How Steno Keys Work
The keyboard of a steno machine is divided into a number of major groupings, shown in the illustration below. The first image is a view of the keyboard from above and to the front of the machine. The image just below it is from the same level as the key banks and to the left of the machine.
Here are four banks of keys. Starting from the “top” of the keyboard (the side farthest away from the operator), they are the:
- NUMBER BAR
- UPPER BANK
- LOWER BANK
- VOWEL KEYS
The four vowel keys are slightly lower than the rest of the keys, to accommodate the natural position of the thumbs, which rest on them. This is illustrated in the side view.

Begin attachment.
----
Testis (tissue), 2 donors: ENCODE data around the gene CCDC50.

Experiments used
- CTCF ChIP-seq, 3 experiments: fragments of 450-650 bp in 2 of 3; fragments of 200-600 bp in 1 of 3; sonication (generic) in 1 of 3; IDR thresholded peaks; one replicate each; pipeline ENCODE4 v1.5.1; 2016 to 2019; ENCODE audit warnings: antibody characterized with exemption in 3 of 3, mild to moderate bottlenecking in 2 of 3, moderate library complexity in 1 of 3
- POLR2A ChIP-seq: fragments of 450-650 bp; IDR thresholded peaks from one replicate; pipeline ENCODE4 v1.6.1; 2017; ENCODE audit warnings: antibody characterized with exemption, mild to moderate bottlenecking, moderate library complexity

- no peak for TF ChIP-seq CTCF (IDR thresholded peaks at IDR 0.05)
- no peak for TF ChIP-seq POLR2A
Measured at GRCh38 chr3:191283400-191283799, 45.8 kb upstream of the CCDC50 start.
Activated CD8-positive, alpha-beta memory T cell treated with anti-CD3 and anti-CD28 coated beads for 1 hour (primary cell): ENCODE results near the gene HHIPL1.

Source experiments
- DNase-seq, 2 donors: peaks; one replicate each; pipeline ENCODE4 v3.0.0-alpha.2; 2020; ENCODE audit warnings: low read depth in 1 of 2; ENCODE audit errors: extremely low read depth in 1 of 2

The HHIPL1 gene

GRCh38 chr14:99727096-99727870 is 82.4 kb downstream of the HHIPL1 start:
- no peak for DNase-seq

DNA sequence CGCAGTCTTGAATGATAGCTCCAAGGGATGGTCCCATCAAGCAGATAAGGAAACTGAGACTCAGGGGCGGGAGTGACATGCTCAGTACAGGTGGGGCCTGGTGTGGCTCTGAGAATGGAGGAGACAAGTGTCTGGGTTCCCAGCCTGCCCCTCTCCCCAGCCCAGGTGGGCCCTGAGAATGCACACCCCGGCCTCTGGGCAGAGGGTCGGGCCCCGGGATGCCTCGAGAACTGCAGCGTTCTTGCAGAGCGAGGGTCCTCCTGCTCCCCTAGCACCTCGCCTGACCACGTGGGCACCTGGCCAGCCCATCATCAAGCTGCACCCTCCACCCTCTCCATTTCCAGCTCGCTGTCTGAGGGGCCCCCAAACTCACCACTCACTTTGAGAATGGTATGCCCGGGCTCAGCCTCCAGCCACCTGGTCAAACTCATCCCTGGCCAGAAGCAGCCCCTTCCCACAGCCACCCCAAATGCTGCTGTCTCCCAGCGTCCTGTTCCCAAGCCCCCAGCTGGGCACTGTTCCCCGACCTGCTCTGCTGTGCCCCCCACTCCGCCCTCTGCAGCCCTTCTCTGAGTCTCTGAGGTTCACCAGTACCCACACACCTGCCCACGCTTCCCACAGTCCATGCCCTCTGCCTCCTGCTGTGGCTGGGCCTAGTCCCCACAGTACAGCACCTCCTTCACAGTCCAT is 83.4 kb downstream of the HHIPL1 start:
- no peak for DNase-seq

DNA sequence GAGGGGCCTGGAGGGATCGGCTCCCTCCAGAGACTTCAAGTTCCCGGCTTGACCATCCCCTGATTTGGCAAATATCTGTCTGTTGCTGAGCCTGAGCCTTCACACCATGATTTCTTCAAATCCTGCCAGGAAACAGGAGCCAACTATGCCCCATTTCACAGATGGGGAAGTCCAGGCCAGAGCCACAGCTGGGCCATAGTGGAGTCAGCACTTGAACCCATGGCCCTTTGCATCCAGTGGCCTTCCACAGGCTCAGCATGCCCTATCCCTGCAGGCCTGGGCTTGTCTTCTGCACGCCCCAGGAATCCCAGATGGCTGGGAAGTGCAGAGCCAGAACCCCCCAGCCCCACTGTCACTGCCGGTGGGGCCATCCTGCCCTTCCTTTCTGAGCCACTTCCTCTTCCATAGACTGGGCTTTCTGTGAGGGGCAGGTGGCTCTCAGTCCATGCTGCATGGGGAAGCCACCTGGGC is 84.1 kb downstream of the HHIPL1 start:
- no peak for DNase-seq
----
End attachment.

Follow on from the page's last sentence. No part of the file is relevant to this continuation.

The number bar is a single key across the width of the board. It is used to change the definition of the keys just below it in the upper bank, somewhat like a shift key is used on a computer keyboard.
The Upper and Lower Banks are further divided into these groups:
The initial and final keys stand for consonants. The vowel keys produce vowels, and the asterisk keys are just that — asterisks. The asterisk is used most commonly to denote a correction, similar in a way to hitting the back space key on a computer.
The entire arrangement of the keyboard is designed to be very compact, keeping all of the keys under the user’s fingers as much as possible. Single keys can be pressed, but more commonly the keys are pressed down in groups, rather like playing chords on a piano.